Sunday, March 29, 2009

The Quickie Wedding

That is to say, planning your wedding in oh, six months or less. Honestly, I'm a big fan. Less time to worry, less time to stress, less time needed to focus on all the little details that make up the day. I could be a little biased - I planned mine in five months, and the only thing preventing me from doing it sooner were the folks I had coming from the East Coast. The quickest wedding I've been hired to plan was in six weeks (for the couple that's on my home page). I had a lot of fun with that one, just go go go, and it turned into a wonderful party.

Here's a article from the Daily Breeze
on doing it right - simple, inexpensive, and above all, FUN:

Wedding is a simple pleasure
By Melissa Heckscher Staff Writer
Posted: 03/27/2009 08:02:54 AM PDT

So, we did it. We're married.

That's right. One month after he proposed and a year after we met, Jacob and I decided to ditch the yearlong wedding angst that so many couples endure and instead pulled together a tie-the-knot ceremony faster than you can get a reservation at Cecconi on Melrose (where, FYI, Friday nights require at least 30 days' notice).

We tell people we "eloped," but mostly that's because (1) we did it in New Orleans, which is an eloping kind of town, and (2) it was the only way to avoid the inevitable question of, "Why wasn't I invited?"

To those who may have asked: You weren't invited because the only people who attended were the ones who have been with us from the beginning: Our parents, grandparents, siblings and a few aunts and uncles - you know, people who have loved us since we were too little to say the word "wedding," let alone have one.

Which is, if you ask me, the way it should be.

There were other perks. We didn't have to labor over seating charts, memorize who's who in the crowd or write hundreds of thank-you cards afterward.

And then there was the cost. Despite the fact masses of people are right now pinching pennies, getting hitched the American way is still not cheap.

In fact, according to Wedding Report Inc., the average U.S. wedding includes 152 people and costs about $20,000. In Los Angeles, that cost rises to about $28,000. (A single bridesmaid, by the way, spends about
$1,000 attending a wedding, from dress to travel.)

Not that our wedding was dirt cheap (my mom wanted her daughter to have a "Wedding," after all, not a mere party); rather, it was just a little less extravagant. Simpler.

Furthermore, let's be realistic: Who needs a year to plan a party? I know it's the trend to spend that long agonizing over every little flower, ribbon and bow of the big day, but take it from us - it's not necessary.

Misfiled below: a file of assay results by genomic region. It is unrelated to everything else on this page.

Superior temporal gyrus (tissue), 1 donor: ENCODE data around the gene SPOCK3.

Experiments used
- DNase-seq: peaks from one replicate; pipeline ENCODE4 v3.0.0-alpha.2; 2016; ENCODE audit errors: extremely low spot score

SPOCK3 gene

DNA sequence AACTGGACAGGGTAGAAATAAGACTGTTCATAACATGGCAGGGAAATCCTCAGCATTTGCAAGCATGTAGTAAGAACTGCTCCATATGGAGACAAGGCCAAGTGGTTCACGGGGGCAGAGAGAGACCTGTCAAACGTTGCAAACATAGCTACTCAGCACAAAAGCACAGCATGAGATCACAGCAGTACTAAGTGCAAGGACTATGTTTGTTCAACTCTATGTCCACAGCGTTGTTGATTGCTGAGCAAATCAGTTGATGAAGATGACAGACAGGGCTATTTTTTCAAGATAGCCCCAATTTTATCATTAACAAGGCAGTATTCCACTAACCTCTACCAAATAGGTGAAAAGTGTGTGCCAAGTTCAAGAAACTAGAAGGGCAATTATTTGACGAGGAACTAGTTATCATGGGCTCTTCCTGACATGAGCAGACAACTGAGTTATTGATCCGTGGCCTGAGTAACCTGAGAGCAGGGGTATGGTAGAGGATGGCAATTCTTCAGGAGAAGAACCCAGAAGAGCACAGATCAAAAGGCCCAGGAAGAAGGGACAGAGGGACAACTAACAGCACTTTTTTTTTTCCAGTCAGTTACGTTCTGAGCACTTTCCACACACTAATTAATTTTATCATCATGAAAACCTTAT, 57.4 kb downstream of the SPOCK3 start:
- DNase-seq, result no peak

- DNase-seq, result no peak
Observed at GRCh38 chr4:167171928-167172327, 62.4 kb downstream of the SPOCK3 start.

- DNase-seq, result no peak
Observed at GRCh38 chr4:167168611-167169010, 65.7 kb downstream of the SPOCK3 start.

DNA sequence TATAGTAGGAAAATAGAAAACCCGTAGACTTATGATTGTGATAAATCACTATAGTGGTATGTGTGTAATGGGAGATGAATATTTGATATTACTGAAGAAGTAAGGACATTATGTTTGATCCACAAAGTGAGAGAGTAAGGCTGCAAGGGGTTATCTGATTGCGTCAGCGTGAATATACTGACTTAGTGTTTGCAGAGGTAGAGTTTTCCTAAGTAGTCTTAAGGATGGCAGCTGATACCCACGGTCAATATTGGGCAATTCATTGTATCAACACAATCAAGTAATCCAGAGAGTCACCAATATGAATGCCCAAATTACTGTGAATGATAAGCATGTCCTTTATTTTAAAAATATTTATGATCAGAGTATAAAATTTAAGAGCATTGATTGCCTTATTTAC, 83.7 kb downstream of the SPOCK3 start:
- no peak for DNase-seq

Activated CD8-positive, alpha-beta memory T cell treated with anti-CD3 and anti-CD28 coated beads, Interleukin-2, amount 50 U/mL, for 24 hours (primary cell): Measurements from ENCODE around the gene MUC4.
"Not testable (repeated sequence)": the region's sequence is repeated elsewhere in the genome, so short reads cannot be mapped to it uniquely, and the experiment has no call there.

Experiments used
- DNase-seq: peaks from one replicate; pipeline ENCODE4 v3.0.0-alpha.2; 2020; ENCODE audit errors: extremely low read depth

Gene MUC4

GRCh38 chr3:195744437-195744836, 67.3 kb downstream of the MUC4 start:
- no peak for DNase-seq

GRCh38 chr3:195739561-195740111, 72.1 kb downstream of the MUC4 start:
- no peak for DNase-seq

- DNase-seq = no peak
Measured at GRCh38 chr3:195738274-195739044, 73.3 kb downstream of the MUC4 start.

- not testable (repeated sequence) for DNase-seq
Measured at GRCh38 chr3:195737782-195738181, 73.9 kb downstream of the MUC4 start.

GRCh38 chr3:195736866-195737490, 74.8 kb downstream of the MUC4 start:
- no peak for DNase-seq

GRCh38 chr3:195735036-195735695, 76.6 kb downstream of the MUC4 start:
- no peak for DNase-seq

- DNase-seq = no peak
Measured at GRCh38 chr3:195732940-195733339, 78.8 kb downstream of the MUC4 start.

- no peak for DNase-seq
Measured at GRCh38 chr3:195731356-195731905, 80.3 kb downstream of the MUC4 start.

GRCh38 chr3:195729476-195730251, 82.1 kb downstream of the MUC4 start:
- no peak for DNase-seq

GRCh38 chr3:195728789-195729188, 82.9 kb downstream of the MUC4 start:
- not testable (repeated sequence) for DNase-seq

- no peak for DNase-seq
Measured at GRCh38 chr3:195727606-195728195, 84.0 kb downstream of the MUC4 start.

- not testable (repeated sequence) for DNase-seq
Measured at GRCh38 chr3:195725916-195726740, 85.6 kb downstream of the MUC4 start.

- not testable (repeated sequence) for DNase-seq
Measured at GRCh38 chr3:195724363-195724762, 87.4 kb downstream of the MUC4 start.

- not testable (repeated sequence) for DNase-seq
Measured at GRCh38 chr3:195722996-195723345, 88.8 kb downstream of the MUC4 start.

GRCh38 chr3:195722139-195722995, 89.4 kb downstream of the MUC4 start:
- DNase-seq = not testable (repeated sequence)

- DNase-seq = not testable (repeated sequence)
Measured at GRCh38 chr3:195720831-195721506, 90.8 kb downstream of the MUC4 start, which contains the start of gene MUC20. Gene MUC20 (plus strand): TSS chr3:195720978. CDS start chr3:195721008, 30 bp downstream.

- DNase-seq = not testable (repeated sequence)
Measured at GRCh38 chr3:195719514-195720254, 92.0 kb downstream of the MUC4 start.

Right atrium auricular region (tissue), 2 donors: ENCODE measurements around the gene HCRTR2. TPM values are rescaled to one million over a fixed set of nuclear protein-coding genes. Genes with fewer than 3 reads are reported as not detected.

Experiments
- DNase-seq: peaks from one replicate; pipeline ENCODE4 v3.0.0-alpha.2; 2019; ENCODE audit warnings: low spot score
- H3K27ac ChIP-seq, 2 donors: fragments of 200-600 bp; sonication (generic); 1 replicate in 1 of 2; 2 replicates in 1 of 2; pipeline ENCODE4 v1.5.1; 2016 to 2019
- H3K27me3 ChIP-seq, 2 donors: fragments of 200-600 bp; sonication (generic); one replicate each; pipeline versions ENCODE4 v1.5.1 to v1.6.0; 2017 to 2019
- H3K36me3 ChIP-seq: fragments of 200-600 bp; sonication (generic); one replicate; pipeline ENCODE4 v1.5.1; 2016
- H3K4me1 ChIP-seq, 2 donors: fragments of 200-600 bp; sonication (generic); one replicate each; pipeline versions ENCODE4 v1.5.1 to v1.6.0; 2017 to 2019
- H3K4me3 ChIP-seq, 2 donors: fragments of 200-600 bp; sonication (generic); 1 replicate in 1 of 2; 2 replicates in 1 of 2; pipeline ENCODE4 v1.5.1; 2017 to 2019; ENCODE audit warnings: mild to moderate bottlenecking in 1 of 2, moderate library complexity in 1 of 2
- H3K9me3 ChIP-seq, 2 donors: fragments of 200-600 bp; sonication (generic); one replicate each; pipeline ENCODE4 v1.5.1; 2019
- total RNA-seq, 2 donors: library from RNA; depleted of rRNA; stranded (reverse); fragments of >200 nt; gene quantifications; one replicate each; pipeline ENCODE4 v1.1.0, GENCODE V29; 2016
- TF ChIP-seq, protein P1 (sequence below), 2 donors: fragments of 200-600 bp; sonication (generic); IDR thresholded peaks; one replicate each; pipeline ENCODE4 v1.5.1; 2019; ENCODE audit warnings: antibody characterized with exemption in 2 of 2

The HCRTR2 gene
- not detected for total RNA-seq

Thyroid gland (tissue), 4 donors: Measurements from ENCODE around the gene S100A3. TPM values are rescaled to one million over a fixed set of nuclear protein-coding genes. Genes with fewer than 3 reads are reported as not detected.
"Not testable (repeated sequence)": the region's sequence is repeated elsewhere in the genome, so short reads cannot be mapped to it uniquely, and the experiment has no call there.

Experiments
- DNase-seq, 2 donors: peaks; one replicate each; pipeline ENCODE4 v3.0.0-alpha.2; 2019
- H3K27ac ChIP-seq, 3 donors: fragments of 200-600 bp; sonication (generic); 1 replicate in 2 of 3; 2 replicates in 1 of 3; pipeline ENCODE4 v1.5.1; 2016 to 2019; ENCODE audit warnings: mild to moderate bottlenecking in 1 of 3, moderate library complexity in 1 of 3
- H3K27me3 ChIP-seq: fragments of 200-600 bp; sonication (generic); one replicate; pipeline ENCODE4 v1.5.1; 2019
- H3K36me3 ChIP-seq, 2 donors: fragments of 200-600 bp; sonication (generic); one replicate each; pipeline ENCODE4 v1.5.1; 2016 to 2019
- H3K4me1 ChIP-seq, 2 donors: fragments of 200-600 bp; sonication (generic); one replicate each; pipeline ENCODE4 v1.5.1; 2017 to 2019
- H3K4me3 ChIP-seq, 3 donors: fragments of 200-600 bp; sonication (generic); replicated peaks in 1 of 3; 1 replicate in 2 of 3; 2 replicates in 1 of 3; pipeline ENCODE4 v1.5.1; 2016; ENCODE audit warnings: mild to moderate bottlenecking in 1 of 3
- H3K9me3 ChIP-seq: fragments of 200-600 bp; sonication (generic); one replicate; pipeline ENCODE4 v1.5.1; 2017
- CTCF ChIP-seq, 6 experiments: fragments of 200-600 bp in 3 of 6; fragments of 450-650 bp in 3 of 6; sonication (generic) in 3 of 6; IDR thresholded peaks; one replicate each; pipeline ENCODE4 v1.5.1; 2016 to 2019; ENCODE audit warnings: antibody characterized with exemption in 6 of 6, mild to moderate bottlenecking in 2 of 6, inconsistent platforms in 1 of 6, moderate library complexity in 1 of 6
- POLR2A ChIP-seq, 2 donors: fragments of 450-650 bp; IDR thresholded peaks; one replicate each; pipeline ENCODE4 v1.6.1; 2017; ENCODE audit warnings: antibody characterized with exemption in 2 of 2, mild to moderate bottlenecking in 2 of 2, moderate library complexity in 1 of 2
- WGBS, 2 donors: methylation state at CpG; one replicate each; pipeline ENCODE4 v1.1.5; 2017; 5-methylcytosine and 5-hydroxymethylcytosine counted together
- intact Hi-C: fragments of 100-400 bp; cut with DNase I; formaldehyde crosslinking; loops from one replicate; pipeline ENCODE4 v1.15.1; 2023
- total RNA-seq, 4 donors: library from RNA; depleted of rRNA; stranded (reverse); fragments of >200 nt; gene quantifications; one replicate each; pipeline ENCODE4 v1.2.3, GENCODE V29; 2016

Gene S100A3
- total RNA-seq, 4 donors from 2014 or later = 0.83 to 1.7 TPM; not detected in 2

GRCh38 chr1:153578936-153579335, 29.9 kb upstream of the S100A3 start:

Nobody needs that much notice. Believe it or not, asking people, "Hey, what are you doing in three weeks?" is actually easier than sending "save the date" notices for, say, June 12, 2013.

Sure, some places book early. But not all of them. We booked our venue two weeks before the wedding and, if you want to know, it wasn't a T.G.I. Friday's (though I do love their fried mozzarella).

As for the coveted wedding dress? Well, maybe Vera Wang needs six months to get you the perfect gown, but I ordered mine by overnight mail from J. Crew and it fit just perfectly.

Lastly, for two people with enough social anxiety to require small doses of Xanax before sizable social functions, having a small party meant Jacob and I didn't have to spend our whole night dutifully, anxiously, table-hopping. We spent it simply enjoying ourselves.

"By doing this so quickly, you have eliminated all the crap that befalls today's bride," said one of my good family friends (whose daughter just got married the traditional, yearlong way). "You have condensed one year of angst, anger, tears, fears and `I hate you, whose idea was this?' bickering sessions and gotten a jump start on your life together. Congratulations on that."

It's true. Because we opted to fast-forward things, we were spared a litany of wedding planning worries.

We didn't have to spend $1,000 on wedding invitations (we sent e-mails instead); we didn't have to outfit a half-dozen groomsmen and bridesmaids (we simply didn't have them); and we didn't attend convention-style battles of bands to find the perfect musical accompaniment (we asked a New Orleans street violinist to play our processional and a local trumpet player to play the party).

And, instead of paying thousands of dollars for a photographer and videographer, we asked Daily Breeze photographer (who is, by the way, every bit a wedding photographer) Sean Hiller to take our pictures and my Uncle John to take the video.

You might wonder, given all this, how our wedding turned out.

The answer is: Perfectly.

After all, we got married.

And really, that's all we wanted in the first place.

Melissa Heckscher is the author of six books including "Date Him or Dump Him? The No-Nonsense Relationship Quiz" (Quirk Books, 2005). She can be reached at
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